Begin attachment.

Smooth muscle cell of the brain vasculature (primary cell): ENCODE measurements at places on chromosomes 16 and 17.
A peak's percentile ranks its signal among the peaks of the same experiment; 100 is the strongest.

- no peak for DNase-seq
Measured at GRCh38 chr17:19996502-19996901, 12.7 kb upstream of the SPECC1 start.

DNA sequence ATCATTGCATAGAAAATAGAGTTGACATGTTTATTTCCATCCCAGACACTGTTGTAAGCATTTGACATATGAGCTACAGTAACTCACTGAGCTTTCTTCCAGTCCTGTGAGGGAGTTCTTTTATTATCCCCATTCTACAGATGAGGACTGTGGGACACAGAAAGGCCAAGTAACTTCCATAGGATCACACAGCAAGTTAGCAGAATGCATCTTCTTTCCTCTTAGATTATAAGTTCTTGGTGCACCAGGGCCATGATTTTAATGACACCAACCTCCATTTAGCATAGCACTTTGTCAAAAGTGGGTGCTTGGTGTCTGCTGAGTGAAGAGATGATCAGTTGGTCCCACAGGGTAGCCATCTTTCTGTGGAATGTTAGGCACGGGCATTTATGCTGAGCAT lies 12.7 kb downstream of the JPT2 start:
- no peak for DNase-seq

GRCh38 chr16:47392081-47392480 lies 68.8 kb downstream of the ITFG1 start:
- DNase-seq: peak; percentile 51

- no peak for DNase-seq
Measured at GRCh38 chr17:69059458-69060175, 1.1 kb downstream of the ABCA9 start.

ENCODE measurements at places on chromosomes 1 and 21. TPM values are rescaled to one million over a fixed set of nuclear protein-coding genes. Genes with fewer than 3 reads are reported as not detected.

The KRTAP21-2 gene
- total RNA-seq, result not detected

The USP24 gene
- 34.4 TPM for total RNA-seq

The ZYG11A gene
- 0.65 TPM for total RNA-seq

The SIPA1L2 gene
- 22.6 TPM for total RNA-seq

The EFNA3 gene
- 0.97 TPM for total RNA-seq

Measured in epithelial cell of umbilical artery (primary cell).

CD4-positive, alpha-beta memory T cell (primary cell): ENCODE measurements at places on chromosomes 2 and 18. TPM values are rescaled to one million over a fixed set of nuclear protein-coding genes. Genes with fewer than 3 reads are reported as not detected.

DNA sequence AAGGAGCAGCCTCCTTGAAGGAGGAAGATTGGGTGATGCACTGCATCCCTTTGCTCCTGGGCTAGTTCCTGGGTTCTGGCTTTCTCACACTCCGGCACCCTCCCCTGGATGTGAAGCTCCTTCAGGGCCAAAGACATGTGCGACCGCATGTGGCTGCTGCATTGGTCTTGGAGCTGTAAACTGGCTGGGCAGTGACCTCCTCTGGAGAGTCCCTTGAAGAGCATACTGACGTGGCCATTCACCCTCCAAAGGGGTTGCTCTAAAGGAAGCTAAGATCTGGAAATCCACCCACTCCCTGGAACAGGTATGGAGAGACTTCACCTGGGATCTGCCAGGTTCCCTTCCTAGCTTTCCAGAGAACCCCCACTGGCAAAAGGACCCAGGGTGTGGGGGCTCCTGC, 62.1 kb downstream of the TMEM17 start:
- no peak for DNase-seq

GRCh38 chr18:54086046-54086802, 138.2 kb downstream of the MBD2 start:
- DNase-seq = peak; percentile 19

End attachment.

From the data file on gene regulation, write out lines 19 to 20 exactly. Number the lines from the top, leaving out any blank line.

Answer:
- 22.6 TPM for total RNA-seq

The EFNA3 gene